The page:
Rexall gained national exposure through its sponsorship of two famous classic American radio programs of the 1940s and 1950s: Amos and Andy and The Phil Harris-Alice Faye Show. Both shows were often opened by an advertisement from an actor (Griff Barnett) portraying "your Rexall family druggist", and included the catch phrase "Good health to all from Rexall."

In 1958, the Rexall Drug Company was the largest U.S. drug store franchise, with 11,158 stores (for comparison, there are fewer than 12,000 McDonald's restaurants in the U.S. today).*^




(1947)* – View looking towards the Pantages Theatre from the southwest corner of Hollywood and Vine showing a very busy intersection.  





(1948)* - Looking northeast across the busy intersection of Hollywood Boulevard and Vine Street, towards the Equitable Building and the iconic Pantages Theatre. To the west of the theater are Louque's Gowns, the Frolic Room, Roger's Liquors, a Foster and Kleiser billboard with a clock promoting Chevrolet automobiles, Harry Skepner's pharmacy, and a California Bank branch; to the east of the theater (right of center) is the A.E. England Pontiac dealership.  





(1949)* - Postcard view of Hollywood and Vine looking north. The Hotel Knickerbocker can be seen in the upper left. Melody Lane Restaurant is on the northwest corner. Note the curved one-arm streetlght. Click HERE to see more in Early L.A. Streetlights.  





(1940s)*# – View showing a sailor standing by a man holding a newspaper next to a small newspaper stand on the southeast corner of Hollywood and Vine. The Melody Lane Restaurant and Hotel Knickerbocker are seen in the background. Note the traffic signal and stop sign.  





(1940s)^^- Hollywood night scene looking south on Vine Street past the Hollywood Plaza Hotel. Included are: Taft Building, Bowling, Equitable Building.  Photo by Dick Whittington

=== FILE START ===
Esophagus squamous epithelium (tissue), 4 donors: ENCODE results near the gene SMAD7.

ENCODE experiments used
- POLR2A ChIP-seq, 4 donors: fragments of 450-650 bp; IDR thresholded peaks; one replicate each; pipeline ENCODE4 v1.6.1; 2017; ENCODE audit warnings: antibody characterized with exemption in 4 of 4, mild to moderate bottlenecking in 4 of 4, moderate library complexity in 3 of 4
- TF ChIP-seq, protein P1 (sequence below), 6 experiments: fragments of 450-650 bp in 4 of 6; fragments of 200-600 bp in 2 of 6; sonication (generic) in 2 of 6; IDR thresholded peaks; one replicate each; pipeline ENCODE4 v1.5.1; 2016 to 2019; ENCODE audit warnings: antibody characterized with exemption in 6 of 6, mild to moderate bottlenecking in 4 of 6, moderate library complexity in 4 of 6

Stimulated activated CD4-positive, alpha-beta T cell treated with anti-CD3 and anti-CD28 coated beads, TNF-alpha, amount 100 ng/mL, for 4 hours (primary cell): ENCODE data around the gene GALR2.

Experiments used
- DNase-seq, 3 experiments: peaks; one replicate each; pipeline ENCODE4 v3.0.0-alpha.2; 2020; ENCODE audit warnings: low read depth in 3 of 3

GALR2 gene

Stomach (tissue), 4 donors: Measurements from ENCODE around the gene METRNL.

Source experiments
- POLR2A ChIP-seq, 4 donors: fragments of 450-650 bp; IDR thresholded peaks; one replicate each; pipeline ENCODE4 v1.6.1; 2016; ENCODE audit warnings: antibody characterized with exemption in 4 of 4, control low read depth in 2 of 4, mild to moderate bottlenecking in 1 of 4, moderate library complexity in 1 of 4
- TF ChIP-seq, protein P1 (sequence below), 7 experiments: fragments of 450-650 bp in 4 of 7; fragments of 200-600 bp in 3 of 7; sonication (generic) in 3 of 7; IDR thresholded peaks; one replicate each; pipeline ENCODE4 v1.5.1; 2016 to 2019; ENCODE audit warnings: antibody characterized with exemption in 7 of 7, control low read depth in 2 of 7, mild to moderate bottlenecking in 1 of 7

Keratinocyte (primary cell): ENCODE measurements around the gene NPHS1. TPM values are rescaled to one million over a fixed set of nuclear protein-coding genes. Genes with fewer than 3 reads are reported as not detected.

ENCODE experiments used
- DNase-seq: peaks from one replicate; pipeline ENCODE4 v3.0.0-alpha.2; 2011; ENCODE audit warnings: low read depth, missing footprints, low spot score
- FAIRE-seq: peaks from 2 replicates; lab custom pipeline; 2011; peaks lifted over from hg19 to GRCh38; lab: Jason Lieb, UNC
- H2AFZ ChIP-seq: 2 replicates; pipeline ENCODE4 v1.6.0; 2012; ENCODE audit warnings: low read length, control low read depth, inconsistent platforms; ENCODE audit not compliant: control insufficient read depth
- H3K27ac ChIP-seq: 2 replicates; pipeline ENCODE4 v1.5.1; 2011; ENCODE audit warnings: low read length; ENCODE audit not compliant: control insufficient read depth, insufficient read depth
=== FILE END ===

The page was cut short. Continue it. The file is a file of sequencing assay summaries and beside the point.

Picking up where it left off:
(1940s)^** – Postcard night view looking south on Vine Street at Hollywood Boulevard the Taft Building and Owl Rexall Drugs (at left) and Broadway-Hollywood Building (at right), and the Brown Derby and Tom Breneman's Hollywood Restaurant in the distance.  



Sunset and Vine

(1940s)^^^ - Postcard view looking north on Vine Street from Sunset Boulevard. A multitude of signs and signboards can be seen throughout.  





(1940s)*# - View looking north on Vine Street at Sunset Boulevard. Building signage includes (r to l): NBC, KNBH Television, Taft Building, Broadway-Hollywood, Hollywood Plaza Hotel and Tom Breneman's Restaurant.  


Historical Notes

KNBH (standing for “NBC Hollywood”) signed on in January 1949. It was the last of NBC’s five original owned-and-operated stations to sign on. It marked the debut of NBC television programs from the West Coast. The station changed its call letters to KRCA (for NBC’s then-parent company, the Radio Corporation of America) in 1954. The call letters were changed again in 1962, when NBC moved the KNBC identity from its San Francisco radio station (which became KNBR) and applied it to channel 4 in Los Angeles.*#^#*